It is responsible for a number of functions in the human body, and it helps stimulate the activity of at least 100 different enzymes. Only a small intake of zinc is necessary to reap the benefits.
Currently, the recommended dietary allowance (RDA) for zinc in the United States is 8 milligrams (mg) a day for women and 11 mg a day for men.
The element is naturally found in many different foods, but it is also available as a dietary supplement.
Here are some key points about zinc. More detail and supporting information is in the main article.
- Zinc is an important aspect of nutrition.
- Zinc deficiency can occur if there is not a high enough consumption from diet or supplementation.
- Deficiency in children can lead to growth impediments and increased risk of infection.
- During pregnancy and lactation, women may need extra zinc.
Zinc is vital for a healthy immune system, correctly synthesizing DNA, promoting healthy growth during childhood, and healing wounds.
The following are some of the health benefits of zinc:
1) Zinc and regulating immune function
Zinc is an "essential trace element" because our
bodies only need very small amounts of it.
According to the European Journal of Immunology, the human body needs zinc to activate T lymphocytes (T cells).
T cells help the body in two ways:
- controlling and regulating immune responses
- attacking infected or cancerous cells
Zinc deficiency can severely impair immune system function.
According to a study published in the American Journal of Clinical Nutrition, "zinc-deficient persons experience increased susceptibility to a variety of pathogens."
2) Zinc for treating diarrhea
According to the World Health Organization, diarrhea kills an astonishing 1.6 million children under 5 every year. Zinc pills may help reduce diarrhea.
A PLoS Medicine study, which "followed a nationwide public health campaign to increase zinc use for childhood diarrhea in Bangladesh," confirmed that a 10-day course of zinc tablets is effective at treating diarrhea and also helps prevent future bouts of the condition.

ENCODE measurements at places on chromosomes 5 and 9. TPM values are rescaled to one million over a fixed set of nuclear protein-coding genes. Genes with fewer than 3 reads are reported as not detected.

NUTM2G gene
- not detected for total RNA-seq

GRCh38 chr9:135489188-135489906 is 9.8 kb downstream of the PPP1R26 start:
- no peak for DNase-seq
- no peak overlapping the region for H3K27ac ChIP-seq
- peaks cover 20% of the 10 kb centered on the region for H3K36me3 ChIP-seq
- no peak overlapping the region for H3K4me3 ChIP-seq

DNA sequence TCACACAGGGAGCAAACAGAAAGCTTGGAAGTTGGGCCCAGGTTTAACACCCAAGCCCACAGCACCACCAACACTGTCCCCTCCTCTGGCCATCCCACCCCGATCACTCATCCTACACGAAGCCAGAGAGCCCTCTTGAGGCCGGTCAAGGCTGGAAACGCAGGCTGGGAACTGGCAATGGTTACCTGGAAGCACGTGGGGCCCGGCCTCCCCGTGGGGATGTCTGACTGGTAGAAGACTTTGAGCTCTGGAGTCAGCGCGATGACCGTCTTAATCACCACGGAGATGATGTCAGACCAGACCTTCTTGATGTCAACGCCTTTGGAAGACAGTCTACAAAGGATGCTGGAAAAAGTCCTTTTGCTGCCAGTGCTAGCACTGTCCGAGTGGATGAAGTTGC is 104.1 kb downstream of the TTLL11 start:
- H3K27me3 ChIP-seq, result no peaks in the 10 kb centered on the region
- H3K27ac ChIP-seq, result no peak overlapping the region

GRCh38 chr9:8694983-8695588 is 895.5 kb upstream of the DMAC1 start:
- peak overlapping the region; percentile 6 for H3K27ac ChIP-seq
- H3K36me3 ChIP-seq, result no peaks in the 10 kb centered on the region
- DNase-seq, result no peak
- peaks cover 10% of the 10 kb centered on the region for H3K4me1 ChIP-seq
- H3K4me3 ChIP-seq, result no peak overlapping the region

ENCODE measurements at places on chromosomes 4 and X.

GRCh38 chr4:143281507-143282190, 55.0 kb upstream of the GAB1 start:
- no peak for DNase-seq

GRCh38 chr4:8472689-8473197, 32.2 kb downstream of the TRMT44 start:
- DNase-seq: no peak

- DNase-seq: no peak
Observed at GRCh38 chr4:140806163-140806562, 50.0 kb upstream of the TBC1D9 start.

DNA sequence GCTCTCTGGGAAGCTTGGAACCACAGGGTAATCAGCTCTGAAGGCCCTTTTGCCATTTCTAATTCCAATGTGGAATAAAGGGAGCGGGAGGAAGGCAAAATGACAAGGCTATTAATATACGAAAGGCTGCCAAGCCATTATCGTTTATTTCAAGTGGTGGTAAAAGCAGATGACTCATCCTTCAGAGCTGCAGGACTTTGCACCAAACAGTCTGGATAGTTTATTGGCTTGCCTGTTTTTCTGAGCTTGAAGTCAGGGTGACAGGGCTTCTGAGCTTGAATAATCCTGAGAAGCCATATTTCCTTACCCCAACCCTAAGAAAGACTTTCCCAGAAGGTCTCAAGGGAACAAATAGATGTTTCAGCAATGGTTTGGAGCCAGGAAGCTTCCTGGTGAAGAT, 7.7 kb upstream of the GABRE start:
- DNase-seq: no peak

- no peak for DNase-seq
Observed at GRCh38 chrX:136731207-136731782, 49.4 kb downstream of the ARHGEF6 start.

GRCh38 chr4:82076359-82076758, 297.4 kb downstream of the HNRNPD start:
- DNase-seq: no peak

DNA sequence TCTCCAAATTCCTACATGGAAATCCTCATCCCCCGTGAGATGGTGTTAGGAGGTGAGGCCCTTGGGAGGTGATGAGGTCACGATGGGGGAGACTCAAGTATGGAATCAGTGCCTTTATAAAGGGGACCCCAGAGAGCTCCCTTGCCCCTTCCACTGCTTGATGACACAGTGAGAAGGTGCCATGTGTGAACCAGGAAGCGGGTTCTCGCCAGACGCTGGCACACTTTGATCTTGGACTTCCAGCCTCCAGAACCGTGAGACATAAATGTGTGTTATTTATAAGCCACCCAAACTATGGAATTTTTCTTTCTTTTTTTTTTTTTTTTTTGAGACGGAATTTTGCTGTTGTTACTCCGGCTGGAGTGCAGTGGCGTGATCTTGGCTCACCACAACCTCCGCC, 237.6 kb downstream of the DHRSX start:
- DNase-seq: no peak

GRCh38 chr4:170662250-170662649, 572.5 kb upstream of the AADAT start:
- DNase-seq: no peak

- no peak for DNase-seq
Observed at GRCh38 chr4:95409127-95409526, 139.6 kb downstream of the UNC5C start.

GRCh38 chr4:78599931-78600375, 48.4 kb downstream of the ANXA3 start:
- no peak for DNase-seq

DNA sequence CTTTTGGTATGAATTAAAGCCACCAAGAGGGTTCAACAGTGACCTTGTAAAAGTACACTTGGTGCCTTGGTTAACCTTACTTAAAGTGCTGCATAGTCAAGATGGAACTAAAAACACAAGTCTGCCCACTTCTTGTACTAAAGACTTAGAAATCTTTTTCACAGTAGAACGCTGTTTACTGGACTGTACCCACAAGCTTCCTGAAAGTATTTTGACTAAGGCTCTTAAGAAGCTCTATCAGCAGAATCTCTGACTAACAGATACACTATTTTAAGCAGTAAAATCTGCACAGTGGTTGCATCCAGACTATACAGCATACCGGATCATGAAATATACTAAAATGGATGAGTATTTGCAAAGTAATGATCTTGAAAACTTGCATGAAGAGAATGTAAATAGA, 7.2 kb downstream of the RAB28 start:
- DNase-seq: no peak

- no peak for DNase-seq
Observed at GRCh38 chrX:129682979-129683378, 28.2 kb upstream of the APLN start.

3) Zinc effects on learning and memory
Research conducted at the University of Toronto and published in the journal Neuron suggested that zinc has a crucial role in regulating how neurons communicate with one another, affecting how memories are formed and how we learn.
4) Zinc to treat the common cold
Zinc lozenges were found to shorten the duration of common cold episodes by up to 40 percent in a study published in the Open Respiratory Medicine Journal.
In addition, a Cochrane review concluded that taking "zinc (lozenges or syrup) is beneficial in reducing the duration and severity of the common cold in healthy people, when taken within 24 hours of onset of symptoms."
5) Zinc's role in wound healing
Zinc plays a role in maintaining skin integrity and structure. Patients experiencing chronic wounds or ulcers often have deficient zinc metabolism and lower serum zinc levels. Zinc is often used in skin creams for treating diaper rash or other skin irritations.
A Swedish study that analysed zinc in wound healing concluded, "topical zinc may stimulate leg ulcer healing by enhancing re-epithelialization, decreasing inflammation and bacterial growth. When zinc is applied on wounds, it not only corrects a local zinc deficit but also acts pharmacologically."
However, research has not consistently shown that use of zinc sulfate in patients with chronic wounds or ulcers is effective at improving healing rate.
6) Zinc and decreased risk of age-related chronic disease
A study from researchers at Oregon State University have found that improving zinc status through diet and supplementation may reduce the risk of inflammatory diseases. It has been known for decades that zinc has a significant role in immune function. Deficiency has been linked to increased inflammation in chronic disease and triggering new inflammatory processes.
8) Zinc for preventing age-related macular degeneration (AMD)